Publication of Colorado data! "Transfer of Inhaled Cannabis Into Human Breast Milk" by T. Baker, P. Datta, K. Rewers-Felkins, H. Thompson, R. Kallem and T. Hale.

 

 

 

 

   Obstetrics and Gynecology, April 2018

Obstetrics and Gynecology, April 2018

 

Elephant Circle’s involvement

As many of you know, Colorado has a law that says that an infant who tests positive for exposure to a Schedule I or Schedule II substance is an automatic finding of child abuse and neglect.  When we heard about Dr. Teresa Baker and Dr. Thomas Hale’s research, we worried that participation in their study could land participants in hot water with Child Protective Services.  So we offered to think through that issue with them with great success! Their home institution, Texas Tech, helped them navigate the human subjects’ approval process with lessons learned from the early days of HIV research.  The result was an anonymous consent process, which allowed participation without worry of state involvement.  Hurrah!

Our involvement continued through data collection and we were specifically involved in subject recruitment in two ways.  First, our work supporting perinatal families who use cannabis provided us access to a unique population and previously established relationships that allowed us to encourage and support participation.  Further, many lactation and health care professionals worried that recruiting subjects could jeopardize them professionally because of their license and/or board certification.  One of the advantages of Elephant Circle being a small, independent organization is that we could lean into this risk more fully.  As a result, we found ourselves creating opportunities for folks to participate in order to boost the numbers.  It was hard work!

In case you don't have access to the paper itself, we wanted to make sure you could access the highlights!  Here is our summary of the paper and its findings.

 

The goal of the study 

To accurately determine the transfer of Delta-9-Tetrahydrocannabinol (D9-THC, the primary psychoactive molecule) and its metabolites (11-OH delta-9-THC and 9-carboxy delta-9-THC) into human milk at 20 minutes, 1 h, 2 h, 4 hours after smoking 0.1 g of cannabis containing 23.3% THCA.  A baseline sample was also collected 2 hours prior to cannabis consumption. (For a review of the molecules involved in cannabis metabolism, please refer to this guide.)

 

The subjects 

Eight lactating women participated in this study.  All participants were 2-5 months postpartum and were not supplementing with artificial milk substitutes or solids.  Half of the participants reported they smoked cannabis infrequently and one smoked cannabis 7-10 times during the prior week (3 participants did not answer these questions).  Participants were not taking any other medications.

 

Baseline D9-THC levels in human milk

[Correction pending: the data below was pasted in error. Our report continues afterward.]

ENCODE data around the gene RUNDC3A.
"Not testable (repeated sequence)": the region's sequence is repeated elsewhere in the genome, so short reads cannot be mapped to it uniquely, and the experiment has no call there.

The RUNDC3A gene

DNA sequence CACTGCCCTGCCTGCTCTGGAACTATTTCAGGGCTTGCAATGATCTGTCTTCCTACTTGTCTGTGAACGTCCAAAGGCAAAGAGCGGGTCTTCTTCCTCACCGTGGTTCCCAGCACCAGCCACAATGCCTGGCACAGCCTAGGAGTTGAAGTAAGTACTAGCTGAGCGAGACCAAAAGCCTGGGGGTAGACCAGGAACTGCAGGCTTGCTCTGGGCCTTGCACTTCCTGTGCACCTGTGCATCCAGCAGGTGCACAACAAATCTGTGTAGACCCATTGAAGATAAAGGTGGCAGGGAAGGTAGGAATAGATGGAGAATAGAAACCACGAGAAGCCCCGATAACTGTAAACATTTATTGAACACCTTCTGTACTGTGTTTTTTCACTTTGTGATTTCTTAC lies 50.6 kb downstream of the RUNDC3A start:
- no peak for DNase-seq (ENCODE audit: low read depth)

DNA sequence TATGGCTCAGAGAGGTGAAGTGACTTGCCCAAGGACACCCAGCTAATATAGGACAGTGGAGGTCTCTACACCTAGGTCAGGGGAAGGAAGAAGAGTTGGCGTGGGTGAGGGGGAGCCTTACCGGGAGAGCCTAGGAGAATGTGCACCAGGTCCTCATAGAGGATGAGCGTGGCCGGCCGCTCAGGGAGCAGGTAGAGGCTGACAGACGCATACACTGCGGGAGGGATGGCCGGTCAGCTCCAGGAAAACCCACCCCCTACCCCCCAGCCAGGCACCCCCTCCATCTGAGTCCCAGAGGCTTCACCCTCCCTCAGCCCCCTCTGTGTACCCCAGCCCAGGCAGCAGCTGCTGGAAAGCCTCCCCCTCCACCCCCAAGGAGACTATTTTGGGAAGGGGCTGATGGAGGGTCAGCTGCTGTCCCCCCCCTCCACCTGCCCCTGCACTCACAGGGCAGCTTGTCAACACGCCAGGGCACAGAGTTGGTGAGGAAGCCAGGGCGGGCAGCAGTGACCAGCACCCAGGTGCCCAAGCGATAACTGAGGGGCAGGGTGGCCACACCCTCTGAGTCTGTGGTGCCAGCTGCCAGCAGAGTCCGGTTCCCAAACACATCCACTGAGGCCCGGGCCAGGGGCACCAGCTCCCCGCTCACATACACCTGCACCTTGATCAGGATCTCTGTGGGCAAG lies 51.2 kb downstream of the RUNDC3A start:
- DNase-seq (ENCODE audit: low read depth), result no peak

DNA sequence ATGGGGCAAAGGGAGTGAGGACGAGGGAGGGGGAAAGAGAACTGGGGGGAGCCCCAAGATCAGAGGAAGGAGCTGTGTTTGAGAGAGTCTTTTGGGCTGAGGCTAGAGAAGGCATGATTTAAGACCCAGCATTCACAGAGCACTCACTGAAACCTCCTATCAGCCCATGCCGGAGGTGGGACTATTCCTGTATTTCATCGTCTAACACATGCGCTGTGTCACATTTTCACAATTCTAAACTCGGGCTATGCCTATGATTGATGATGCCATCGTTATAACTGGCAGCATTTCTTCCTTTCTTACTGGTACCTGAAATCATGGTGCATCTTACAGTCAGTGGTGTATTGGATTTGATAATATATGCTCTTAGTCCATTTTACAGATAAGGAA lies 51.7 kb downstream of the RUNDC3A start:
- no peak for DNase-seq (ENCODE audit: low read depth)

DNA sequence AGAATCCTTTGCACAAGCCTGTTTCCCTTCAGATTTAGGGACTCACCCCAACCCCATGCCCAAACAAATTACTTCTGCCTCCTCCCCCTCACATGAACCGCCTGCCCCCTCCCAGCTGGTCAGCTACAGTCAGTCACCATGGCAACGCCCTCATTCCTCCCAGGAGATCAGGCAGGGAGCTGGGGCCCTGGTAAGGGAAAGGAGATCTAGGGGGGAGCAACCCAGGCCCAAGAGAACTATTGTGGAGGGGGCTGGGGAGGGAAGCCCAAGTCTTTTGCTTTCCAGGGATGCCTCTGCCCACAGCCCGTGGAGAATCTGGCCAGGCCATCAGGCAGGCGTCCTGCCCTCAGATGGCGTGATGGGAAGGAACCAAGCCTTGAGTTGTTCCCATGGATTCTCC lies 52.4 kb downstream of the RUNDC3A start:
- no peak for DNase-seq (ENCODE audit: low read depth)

Prior to cannabis consumption, D9-THC levels were exceedingly low in 6 of 8 subjects (< 2 ng/mL), suggesting that most subjects were able to abstain from using marijuana for 24 hours before the collection of the samples. The other two subjects had low but measurable levels of D9-THC (5.8 and 15.8 ng/mL) possibly due to residual accumulations of D9-THC from prior heavy use or use close to the start of milk collection.

 

THC levels after smoking 0.1 g cannabis

D9-THC levels were detected in the human milk as early as 20 mins after smoking and peaked at 1 hour (94 ng/mL, range 12.2 - 420.3 ng/mL) in the milk samples.  These data suggest that an exclusively breastfeeding infant ingests 2.5% of the maternal dose (range 0.4-8.7%) and demonstrate that D9-THC levels decline quickly in the breastmilk compartment.  By 4 hours after smoking, D9-THC levels were much lower (25.62 ± 6.8 SEM).

 

Conclusions

These pilot data demonstrate that, after smoking 0.1g of cannabis, the psychoactive molecule D9-THC enters the breastmilk compartment rapidly, peaks at 1 hour and is returning to baseline by 4 hours after consumption.  Moreover, despite differences in absolute levels of D9-THC in their milk, THC peaked and declined in a similar timeframe across all participants.  Finally, given the very low levels of D9-THC at baseline and the rapid decline after smoking, these data do not support the idea that D9-THC lingers in breastmilk because of its high fat content.

 

For the nerds out there

Several pharmacokinetic parameters for D9-THC were calculated using the data collected for this paper (n=8).  Specifically, the median area under the curve (AUC) was 110.5 ng/h/mL (range: 33.9-744.4), the median average drug concentration across the dose interval (Cavg) was 27.6 ng/mL (8.4-186.1), the median maximum drug concentration across the dose interval (Cmax) was 44.7 ng/mL (12.2-420.3), the median time at which the max occurred (Tmax) was 1 hour (1-2), the median infant dose was 4.1 micrograms/kg/d (1.3-27.9) and the median relative infant dose (RID) was 1.3 (0.4-8.7).  Enjoy!

 

Clinical application?

Certainly, further research is needed for a complete understanding of the pharmacokinetics of D9-THC in breastmilk in addition to the clinical implications on cannabis use on parenting and infant neurodevelopment.  However, these pilot data suggest that, like alcohol, there may be a day where it is possible to talk to lactating parents about the peak and fall of D9-THC exposure via human milk after smoking cannabis.  We certainly aren't there yet, but this paper is a good place to start an evidence-based conversation with well-collected data.

Read the full paper here.